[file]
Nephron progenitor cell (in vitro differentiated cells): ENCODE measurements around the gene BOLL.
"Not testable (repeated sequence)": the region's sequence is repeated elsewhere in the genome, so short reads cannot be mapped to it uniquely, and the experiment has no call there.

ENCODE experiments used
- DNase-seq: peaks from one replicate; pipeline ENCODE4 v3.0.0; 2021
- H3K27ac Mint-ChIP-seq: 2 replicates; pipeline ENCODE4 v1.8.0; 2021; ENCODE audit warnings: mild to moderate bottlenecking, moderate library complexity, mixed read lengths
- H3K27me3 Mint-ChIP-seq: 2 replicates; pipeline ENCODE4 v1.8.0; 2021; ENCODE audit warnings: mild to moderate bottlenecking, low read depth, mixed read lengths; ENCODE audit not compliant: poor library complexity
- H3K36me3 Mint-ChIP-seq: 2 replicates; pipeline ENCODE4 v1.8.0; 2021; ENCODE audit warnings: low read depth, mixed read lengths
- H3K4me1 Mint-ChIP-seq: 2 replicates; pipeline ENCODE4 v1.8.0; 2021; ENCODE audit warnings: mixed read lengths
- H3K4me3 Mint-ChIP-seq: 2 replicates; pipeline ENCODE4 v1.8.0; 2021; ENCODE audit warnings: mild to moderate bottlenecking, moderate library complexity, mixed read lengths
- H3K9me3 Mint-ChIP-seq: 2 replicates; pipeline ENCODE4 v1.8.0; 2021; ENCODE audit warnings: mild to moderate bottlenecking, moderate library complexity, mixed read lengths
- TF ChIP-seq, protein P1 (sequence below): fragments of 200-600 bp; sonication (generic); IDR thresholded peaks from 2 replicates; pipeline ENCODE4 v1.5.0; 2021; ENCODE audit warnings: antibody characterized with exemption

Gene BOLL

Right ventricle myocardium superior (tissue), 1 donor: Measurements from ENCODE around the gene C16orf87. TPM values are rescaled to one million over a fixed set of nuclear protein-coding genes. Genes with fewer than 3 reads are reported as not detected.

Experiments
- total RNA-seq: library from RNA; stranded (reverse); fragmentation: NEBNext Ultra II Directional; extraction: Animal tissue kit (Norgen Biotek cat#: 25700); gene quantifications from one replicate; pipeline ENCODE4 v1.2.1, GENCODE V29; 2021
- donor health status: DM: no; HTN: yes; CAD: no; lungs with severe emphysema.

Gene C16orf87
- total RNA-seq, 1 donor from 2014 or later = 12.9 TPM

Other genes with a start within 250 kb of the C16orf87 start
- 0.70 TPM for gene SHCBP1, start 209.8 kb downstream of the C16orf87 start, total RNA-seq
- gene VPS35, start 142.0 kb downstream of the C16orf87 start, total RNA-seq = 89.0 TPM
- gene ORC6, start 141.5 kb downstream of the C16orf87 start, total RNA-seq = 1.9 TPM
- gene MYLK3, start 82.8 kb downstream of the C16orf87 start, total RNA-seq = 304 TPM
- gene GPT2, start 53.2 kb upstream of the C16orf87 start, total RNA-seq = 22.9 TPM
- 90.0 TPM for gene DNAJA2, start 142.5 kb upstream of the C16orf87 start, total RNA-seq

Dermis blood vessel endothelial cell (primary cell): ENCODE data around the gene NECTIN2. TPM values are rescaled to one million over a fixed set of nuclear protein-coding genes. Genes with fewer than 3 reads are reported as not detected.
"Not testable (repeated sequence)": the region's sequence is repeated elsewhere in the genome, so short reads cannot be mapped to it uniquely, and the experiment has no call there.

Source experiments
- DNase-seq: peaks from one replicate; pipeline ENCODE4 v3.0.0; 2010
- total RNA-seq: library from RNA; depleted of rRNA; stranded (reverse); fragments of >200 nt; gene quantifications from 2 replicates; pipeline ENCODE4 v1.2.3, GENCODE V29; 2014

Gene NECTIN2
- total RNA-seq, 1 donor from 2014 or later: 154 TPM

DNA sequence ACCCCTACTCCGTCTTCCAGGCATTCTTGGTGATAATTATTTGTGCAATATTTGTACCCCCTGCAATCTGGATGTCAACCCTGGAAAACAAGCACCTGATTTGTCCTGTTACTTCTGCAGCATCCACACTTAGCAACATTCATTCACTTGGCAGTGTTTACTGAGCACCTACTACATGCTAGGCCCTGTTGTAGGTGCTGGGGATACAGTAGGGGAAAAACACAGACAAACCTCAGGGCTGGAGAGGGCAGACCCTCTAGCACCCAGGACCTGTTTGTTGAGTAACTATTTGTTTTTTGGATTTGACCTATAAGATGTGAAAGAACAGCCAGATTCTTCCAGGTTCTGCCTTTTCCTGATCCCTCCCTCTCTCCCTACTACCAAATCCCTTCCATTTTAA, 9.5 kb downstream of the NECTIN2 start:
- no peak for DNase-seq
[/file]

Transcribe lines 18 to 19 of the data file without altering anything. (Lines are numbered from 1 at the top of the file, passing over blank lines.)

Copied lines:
- total RNA-seq, 1 donor from 2014 or later = 12.9 TPM

Other genes with a start within 250 kb of the C16orf87 start